A new study from the Institute for Justice reveals that policing for profit, the use of forfeiture programs, has “no meaningful effect on crime fighting” but is “strongly linked to worsening economic conditions.”
“These results suggest law enforcement agencies pursue forfeiture less to fight crime than to raise revenue,” IJ said.
The report, called “Fighting Crime or Raising Revenue?” finds the nation’s biggest forfeiture program doesn’t help police fight crime, but they use it to boost revenue, “in other words, to police for profit.”
It looked at local crime, drug use and economic data from a variety of federal sources and compared the results to data from the Department of Justice’s equitable sharing program, which provides that state and local law enforcement cooperate with the Drug Enforcement Administration and other DOJ agencies – and get up to 80 percent of proceeds of forfeitures.
The IJ said its conclusions call “into question whether distributing billions of dollars in forfeiture proceeds improves police effectiveness. The new evidence undercuts claims by prominent forfeiture supporters, such as former Deputy Attorney General Rod Rosenstein, who called forfeiture an ‘important tool that can be used to combat crime, particularly drug abuse.'”
The findings were that “More forfeiture proceeds do not translate into more crimes solved, despite claims forfeiture gives law enforcement more resources to fight crime.”
And, “More forfeiture proceeds also do not mean less drug use, even though forfeiture supposedly rids the streets of drugs by crippling drug dealers and cartels financially.”
And “When local economies suffer, forfeiture activity increases, suggesting police make greater use of forfeiture when local budgets are tight. A 1 percentage point increase in local unemployment – a standard proxy for fiscal stress – is associated with a statistically significant 9 percentage point increase in seizures of property for forfeiture.”
Brian Kelly, associated economics professor at Seattle University and study author, explained, “These results add to a growing body of evidence suggesting that forfeiture’s value in crime fighting is exaggerated and that police do use forfeiture to raise revenue.
“Given this evidence and the serious civil liberties concerns raised by forfeiture, forfeiture proponents should bear the burden of proof when opposing reforms that would keep police focused on fighting crime, not raising revenue.”
Between 2001 and 2017, citizens lost almost $40 billion to government forfeiture programs.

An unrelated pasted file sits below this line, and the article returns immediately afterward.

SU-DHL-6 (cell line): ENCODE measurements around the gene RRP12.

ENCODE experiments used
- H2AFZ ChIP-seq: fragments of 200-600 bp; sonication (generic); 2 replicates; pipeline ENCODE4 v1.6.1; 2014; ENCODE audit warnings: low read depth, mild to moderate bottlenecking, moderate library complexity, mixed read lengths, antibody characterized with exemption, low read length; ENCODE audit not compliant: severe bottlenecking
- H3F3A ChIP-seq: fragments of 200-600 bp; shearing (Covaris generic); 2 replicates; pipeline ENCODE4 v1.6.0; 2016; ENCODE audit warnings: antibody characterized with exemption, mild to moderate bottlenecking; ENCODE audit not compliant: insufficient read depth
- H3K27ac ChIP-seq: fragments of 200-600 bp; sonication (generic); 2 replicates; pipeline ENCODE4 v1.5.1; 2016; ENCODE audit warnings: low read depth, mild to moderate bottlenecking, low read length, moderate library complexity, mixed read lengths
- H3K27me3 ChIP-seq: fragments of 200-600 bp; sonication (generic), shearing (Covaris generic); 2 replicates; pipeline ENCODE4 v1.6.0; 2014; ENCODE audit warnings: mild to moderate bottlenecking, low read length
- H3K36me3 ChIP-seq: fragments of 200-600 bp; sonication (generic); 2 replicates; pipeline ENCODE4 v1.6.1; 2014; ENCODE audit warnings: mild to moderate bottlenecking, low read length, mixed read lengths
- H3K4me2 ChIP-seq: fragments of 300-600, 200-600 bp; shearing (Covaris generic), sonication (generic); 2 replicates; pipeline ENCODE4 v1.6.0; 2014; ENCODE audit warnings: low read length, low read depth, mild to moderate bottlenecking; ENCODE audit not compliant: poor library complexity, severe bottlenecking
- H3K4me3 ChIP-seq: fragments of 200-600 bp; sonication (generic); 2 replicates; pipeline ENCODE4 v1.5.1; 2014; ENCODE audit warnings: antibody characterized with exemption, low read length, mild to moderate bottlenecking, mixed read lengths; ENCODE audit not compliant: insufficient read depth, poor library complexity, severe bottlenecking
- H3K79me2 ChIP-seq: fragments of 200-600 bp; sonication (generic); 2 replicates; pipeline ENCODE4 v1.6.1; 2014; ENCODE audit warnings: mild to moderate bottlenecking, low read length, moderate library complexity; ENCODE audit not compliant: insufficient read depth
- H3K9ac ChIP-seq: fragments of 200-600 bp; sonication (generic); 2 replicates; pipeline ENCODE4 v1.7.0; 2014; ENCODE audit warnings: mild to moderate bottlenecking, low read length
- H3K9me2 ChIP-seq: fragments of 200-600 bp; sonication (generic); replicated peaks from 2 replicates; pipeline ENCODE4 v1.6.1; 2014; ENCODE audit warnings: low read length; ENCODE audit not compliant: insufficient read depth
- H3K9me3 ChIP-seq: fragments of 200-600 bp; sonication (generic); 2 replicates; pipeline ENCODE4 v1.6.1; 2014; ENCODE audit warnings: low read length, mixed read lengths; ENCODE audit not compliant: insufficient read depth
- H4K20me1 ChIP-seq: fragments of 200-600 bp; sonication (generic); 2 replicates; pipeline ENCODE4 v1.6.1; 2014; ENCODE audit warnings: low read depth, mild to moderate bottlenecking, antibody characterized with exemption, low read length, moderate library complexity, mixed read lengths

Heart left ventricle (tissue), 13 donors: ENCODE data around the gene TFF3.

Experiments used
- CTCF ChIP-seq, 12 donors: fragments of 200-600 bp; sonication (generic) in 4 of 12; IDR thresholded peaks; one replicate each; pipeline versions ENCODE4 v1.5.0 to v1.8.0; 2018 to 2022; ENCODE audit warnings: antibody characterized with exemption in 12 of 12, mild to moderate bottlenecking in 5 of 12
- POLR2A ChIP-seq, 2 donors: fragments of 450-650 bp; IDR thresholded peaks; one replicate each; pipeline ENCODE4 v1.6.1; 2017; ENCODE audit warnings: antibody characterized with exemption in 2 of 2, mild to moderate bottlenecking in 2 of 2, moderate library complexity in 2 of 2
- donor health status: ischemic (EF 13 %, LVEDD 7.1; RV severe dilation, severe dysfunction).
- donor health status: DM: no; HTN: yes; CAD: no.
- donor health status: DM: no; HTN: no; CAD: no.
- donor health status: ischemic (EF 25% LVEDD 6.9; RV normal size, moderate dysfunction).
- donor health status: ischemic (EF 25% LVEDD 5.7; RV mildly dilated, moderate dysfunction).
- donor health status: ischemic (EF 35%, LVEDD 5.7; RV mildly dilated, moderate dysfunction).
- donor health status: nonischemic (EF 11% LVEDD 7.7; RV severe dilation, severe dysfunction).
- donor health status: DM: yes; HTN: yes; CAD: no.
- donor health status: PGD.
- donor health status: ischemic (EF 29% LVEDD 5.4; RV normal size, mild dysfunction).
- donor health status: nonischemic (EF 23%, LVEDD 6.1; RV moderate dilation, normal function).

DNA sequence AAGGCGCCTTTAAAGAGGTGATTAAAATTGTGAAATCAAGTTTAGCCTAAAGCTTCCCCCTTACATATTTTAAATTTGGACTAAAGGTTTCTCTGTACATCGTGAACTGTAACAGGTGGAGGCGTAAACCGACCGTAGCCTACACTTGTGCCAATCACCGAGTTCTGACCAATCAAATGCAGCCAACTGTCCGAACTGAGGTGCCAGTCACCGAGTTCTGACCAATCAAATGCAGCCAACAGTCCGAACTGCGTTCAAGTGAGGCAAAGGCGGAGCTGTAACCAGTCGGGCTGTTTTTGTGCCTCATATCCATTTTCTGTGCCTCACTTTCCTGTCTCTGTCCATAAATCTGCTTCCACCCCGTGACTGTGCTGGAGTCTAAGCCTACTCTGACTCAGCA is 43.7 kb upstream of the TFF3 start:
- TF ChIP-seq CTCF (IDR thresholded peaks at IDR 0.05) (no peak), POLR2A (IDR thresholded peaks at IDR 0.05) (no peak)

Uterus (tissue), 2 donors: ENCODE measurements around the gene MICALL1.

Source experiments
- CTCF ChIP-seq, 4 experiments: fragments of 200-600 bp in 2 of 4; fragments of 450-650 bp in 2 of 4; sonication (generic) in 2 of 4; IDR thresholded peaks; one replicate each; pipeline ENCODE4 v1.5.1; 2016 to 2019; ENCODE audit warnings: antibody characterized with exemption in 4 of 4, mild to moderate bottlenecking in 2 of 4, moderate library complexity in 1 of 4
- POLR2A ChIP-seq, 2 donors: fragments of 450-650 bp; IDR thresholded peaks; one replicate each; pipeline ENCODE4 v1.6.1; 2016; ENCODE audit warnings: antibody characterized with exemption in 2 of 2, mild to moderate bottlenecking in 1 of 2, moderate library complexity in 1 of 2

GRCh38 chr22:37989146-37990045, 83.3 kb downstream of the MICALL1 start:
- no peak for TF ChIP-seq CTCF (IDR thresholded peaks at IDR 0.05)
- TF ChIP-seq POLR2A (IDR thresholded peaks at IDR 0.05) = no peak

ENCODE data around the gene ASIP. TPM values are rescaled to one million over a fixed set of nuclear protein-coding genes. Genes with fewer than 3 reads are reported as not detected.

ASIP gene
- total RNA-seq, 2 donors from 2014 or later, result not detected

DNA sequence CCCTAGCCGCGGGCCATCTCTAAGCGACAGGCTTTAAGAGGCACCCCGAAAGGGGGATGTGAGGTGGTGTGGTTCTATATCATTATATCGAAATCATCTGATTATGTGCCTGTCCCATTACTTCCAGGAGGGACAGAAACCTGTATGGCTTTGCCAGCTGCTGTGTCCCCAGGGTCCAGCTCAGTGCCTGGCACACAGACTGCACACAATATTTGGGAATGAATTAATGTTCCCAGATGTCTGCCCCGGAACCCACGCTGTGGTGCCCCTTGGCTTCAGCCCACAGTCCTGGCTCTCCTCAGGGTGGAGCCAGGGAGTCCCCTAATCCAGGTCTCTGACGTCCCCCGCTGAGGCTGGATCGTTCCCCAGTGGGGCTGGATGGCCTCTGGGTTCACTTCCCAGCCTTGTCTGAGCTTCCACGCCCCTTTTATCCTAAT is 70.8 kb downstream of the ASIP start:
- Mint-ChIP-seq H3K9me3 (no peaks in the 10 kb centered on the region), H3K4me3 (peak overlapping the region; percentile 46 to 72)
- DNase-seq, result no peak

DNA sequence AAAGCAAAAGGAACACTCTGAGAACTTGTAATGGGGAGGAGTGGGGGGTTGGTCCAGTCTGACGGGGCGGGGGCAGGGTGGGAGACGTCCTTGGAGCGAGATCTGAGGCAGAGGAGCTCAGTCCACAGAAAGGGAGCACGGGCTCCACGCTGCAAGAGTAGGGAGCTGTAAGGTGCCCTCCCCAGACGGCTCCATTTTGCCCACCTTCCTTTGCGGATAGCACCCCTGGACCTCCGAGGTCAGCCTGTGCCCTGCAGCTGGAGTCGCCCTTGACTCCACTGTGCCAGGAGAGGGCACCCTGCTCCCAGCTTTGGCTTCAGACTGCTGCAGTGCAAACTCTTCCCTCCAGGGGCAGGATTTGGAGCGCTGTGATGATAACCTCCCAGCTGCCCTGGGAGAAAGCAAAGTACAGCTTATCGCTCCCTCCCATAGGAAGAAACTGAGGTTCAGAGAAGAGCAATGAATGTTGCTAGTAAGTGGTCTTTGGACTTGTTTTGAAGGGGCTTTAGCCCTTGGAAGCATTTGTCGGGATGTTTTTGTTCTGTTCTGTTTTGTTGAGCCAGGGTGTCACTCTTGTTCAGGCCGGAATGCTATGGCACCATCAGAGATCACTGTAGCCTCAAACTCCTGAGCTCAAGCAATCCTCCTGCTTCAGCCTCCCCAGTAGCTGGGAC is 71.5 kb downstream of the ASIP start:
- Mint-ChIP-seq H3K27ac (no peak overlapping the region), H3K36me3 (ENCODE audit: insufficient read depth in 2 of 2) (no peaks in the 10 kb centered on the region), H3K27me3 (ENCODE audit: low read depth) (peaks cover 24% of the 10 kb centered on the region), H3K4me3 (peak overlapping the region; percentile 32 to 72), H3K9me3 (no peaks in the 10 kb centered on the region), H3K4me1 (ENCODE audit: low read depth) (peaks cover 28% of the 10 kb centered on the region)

IJ explains that to lose property, such as cars, cash and homes, to a government agency, one doesn’t necessarily have to be convicted – or even charged – with a crime.
IJ said the bottom line is that increased forfeiture funds had “no meaningful effect on crime fighting.”
One South Carolina deputy attached to a program called Operation Rolling Thunder, which patrols highways looking for reasons to stop people, warned in the study, “Nearly everyone does something illegal if you follow them long enough.”
“Officially, the program’s mission is to catch ‘bad guys’ and intercept drugs, drug money or other contraband they may be carrying on the interstates. Yet a traffic stop does not have to end in an arrest – or even a ticket – for police to unburden drivers and passengers of their cash or other property. All police need to seize property is probable cause to believe it is related to a crime,” the study said.
They then can keep the money and use it as they like.
And that, the study said, is just one of many such programs.
The IJ said its study results “cast doubt on proponents’ claims that forfeiture is an important crime-fighting tool while supporting critics’ charges that police pursue forfeiture for revenue.”
“This study shows policymakers can undertake serious and much-needed forfeiture reforms without jeopardizing police effectiveness,” explained Lee McGrath, IJ’s senior legislative counsel. “Congress should abolish equitable sharing, and in the meantime, states should opt out of the program. And lawmakers should eliminate the financial incentives in both state and federal forfeiture laws that encourage the pursuit of revenue over the pursuit of justice.”
The IJ has fought unreasonable forfeitures since 2010, and since then, 32 states have enacted some form of reforms.
“Seven states and the district have largely opted out of equitable sharing, limiting law enforcement’s ability to receive funding through the program and making it harder for law enforcement to circumvent state civil forfeiture laws,” the organization said.
Just this year, it obtained a landmark victory in Timbs v. Indiana, where the U.S. Supreme Court said state civil forfeiture cases are bound by the Eighth Amendment’s ban on “excessive fines.”